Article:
Multimodal and intermodal are styles of logistics that involves the combination of different transport modes like air, ocean, rail, truck and even pipelines. Enabling businesses to easily move their goods and transfer them from one mode to the other will drive economic growth. Although there are few initiatives visible, countries in the African continent are still struggling from this perspective compared to their counterparts in other continents.

On August 7, 2020, president of the Republic of Kenya Uhuru Kenyatta issued an executive order establishing a framework for the management, coordination and integration of Kenya Ports Authority (KPA), Kenya Railways Corporation (KRC) and Kenya Pipeline Company (KPC) under the newly formed Kenya Transport and Logistics Network (KTLN).

The objective of this move is described as to develop Kenya as a regional logistics hub by leveraging the efficiencies of these state agencies, lowering the cost of doing business in the country and by centralising the coordinated operations.

In other words, the Kenyan government wants to own a multimodal logistics company than three different agencies that handle different modes of shipping.

It is no brainer to understand the logic behind multimodal and intermodal logistics which is to make each mode of transport to serve the other as a feeder for the easy movement of goods. However, to develop a truly integrated form of logistics in any part of the continent will need strong political will, rigorous planning and intelligent investment. The result would be decreased cost of logistics, faster transit times and higher productivity. This could have a positive effect on the intra-Africa trade as well as with other continents.

African countries were growing at a pace of 5 percent every year since the global recession in 2008 and are also increasingly getting industrialised. However, Covid-19 pandemic had a rather devastating impact on countries and are left with contracted GDPs.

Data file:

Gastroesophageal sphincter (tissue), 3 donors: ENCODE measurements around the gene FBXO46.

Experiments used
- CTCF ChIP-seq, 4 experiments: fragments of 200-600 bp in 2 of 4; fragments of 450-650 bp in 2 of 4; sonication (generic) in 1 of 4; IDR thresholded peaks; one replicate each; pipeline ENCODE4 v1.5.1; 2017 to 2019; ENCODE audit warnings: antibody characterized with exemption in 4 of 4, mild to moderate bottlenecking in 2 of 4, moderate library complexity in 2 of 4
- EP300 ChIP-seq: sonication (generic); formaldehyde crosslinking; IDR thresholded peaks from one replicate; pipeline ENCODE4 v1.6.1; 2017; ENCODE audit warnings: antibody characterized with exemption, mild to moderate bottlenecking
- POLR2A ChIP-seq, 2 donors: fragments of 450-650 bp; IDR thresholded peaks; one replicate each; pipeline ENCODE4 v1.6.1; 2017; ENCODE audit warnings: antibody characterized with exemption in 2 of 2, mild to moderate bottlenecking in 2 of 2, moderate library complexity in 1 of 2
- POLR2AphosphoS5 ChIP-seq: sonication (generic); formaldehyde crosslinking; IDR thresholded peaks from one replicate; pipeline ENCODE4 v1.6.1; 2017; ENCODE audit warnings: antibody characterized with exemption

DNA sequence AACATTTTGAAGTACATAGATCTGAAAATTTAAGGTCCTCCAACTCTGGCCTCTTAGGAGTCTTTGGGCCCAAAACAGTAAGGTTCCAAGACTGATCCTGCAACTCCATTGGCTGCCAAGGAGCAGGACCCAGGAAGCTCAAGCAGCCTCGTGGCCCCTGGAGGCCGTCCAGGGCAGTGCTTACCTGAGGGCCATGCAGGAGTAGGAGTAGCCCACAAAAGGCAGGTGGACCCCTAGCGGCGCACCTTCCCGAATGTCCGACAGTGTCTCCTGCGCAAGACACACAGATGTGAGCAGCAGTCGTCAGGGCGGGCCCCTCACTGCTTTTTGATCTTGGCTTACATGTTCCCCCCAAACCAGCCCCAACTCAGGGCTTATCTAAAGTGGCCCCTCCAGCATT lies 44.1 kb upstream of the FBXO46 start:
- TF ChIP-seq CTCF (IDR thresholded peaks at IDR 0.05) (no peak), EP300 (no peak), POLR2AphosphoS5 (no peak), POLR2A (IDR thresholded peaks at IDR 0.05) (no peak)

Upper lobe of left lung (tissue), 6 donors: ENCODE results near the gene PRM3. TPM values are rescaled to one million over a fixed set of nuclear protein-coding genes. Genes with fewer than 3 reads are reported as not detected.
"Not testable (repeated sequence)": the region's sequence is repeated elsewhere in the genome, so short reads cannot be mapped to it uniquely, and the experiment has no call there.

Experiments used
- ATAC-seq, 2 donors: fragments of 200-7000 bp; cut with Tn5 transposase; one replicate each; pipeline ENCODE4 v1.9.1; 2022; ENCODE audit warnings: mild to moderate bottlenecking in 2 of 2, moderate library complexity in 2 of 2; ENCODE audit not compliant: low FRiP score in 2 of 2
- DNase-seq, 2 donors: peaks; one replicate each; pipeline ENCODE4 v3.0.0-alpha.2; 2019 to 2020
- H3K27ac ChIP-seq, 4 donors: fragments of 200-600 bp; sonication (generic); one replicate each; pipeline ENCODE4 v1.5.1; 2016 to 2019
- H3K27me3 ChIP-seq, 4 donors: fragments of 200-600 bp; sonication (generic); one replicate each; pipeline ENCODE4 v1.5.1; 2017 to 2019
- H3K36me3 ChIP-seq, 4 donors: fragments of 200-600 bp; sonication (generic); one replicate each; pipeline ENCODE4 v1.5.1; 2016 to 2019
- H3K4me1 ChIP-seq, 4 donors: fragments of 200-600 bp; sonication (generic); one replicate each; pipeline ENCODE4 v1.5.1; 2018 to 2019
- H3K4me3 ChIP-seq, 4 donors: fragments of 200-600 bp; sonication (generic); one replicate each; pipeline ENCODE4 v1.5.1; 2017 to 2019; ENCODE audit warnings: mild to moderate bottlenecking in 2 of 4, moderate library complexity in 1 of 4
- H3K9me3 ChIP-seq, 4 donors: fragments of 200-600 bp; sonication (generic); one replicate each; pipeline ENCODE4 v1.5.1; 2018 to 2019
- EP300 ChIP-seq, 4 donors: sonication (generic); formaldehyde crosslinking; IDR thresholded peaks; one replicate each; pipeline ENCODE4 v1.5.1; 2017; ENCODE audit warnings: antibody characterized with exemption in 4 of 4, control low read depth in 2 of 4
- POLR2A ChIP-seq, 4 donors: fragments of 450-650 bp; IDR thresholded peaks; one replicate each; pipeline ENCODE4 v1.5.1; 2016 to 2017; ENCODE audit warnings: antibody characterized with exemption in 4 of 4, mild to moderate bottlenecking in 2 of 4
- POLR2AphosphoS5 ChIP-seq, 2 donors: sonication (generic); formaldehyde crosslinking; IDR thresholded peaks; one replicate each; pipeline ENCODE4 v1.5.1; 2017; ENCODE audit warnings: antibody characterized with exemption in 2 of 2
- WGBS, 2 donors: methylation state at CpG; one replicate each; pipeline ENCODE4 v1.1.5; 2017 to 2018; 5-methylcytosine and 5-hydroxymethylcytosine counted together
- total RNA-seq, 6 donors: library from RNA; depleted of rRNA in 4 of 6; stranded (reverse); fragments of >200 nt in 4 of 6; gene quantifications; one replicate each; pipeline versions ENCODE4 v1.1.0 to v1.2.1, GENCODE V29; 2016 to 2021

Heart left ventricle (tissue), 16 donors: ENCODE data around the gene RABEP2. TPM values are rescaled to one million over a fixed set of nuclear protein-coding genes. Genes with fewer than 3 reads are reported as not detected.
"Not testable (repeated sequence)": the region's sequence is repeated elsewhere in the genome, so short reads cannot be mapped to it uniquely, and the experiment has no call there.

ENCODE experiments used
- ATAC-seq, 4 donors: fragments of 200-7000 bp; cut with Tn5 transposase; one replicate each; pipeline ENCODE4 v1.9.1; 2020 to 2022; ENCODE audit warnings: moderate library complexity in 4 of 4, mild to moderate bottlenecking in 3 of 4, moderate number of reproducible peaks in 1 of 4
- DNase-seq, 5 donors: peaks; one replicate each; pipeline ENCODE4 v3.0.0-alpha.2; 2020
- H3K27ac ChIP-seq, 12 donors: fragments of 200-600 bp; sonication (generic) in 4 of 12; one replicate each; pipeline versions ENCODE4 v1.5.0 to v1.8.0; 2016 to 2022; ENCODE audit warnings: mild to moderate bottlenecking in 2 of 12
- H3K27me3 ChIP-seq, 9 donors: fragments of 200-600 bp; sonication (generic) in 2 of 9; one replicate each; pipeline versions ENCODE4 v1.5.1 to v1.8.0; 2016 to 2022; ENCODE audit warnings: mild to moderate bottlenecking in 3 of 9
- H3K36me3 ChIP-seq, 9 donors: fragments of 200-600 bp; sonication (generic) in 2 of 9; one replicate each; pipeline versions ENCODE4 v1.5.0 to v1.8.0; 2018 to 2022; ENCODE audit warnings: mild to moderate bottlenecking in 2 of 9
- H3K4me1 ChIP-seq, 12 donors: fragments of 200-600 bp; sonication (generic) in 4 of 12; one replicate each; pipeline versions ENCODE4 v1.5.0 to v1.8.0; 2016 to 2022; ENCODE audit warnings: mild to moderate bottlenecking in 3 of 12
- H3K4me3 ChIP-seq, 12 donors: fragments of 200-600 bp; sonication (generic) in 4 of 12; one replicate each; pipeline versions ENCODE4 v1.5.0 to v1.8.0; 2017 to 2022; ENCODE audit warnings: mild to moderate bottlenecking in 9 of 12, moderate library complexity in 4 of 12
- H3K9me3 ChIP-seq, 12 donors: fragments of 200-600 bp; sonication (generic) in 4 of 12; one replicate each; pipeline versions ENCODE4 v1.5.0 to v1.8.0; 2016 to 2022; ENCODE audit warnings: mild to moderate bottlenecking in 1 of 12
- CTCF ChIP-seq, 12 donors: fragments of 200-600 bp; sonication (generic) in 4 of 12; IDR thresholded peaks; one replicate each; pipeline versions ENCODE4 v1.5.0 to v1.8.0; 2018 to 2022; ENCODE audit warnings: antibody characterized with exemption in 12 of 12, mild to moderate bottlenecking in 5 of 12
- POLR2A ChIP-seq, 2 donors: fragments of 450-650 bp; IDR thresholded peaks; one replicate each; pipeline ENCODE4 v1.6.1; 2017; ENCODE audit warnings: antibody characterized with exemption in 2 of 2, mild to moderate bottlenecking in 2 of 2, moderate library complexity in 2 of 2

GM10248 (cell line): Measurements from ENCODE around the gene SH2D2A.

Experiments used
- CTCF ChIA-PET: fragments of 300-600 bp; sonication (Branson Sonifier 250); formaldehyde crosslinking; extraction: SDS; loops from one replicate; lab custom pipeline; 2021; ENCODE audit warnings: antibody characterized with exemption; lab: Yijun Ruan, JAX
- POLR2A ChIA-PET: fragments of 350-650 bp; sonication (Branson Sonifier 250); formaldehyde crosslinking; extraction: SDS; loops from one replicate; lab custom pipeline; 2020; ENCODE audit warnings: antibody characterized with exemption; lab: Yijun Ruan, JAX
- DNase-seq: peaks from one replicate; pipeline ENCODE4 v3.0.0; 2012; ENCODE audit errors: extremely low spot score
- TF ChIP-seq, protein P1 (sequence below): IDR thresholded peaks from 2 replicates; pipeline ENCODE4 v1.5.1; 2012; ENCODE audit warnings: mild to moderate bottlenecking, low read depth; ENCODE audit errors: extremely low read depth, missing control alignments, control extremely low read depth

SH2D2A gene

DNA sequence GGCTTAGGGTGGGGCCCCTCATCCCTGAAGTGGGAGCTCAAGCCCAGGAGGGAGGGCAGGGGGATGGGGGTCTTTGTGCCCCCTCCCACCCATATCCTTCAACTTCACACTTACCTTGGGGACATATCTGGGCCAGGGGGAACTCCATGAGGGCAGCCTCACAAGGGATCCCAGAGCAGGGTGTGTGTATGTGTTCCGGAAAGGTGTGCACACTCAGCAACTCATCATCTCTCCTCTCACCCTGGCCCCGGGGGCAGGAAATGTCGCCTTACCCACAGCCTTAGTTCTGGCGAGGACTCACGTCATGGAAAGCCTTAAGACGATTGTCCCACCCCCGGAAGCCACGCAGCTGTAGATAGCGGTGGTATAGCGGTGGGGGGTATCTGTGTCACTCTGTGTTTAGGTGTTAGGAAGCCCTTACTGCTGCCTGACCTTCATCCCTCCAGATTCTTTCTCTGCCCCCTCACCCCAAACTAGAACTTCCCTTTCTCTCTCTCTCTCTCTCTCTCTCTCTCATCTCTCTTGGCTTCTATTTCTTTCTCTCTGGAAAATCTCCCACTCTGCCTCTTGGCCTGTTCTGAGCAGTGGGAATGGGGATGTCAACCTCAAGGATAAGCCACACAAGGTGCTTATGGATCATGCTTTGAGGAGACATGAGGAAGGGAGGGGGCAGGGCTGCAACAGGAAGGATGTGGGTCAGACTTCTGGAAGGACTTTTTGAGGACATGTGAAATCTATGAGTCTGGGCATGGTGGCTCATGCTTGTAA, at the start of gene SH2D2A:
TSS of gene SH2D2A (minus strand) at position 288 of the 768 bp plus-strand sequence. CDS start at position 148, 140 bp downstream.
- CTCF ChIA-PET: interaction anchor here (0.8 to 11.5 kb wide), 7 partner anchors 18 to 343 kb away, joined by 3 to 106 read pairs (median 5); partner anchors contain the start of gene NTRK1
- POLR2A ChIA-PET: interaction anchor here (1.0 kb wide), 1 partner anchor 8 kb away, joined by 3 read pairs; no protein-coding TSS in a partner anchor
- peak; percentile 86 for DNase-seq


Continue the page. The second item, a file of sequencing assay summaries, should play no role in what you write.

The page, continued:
Logistic capabilities are the nervous system of any economy and are particularly crucial for African countries which are on the path of its industrialisation. Thus on the path of its recovery the continent must look into its logistics challenges as well as advantages while keeping in mind that being multimodal is the key.

CMA CGM & CEVA Logistics

In June 2020, the French shipping company CMA CGM announced their plan to upgrade their logistics offering in the continent with an increasingly integrated mode of transport services.

CMA CGM Inland Services (CCIS) plans to open up three new hubs in Egypt, South Africa and Nigeria, Africa's three leading economies.

Pascal Hirn, vice president Africa Lines, CMA CGM, said "Investing in deepwater terminals alone is not enough. That needs to be supported by a genuine strategy within the continent."

The strategy is thus to establish positions on trade corridors between the main port hubs and inland areas, while in parallel developing an extensive and integrated range of logistics services. That is why the Group, via its CEVA Logistics subsidiary, recently acquired AMI Worldwide, a major force in logistics in East and Southern Africa.

Meanwhile, CEVA Logistics announced its expansion plan for the African market, through which it aims to become a leading, continent-wide market player.

Three CMA CGM Inland Services (CCIS) facilities are also joining CEVA's network in Mali, Burkina Faso and Ivory Coast. These intermodal sites provide a launch platform for the company's freight management ambitions. They offer freight forwarding services in addition to their full range of inland solutions related to container fleet management and ocean freight value-added services such as reefer management services, stuffing and de-stuffing of containers, dry port and container depot functions. These entities keep their close relationship with CEVA's parent company, the CMA CGM Group.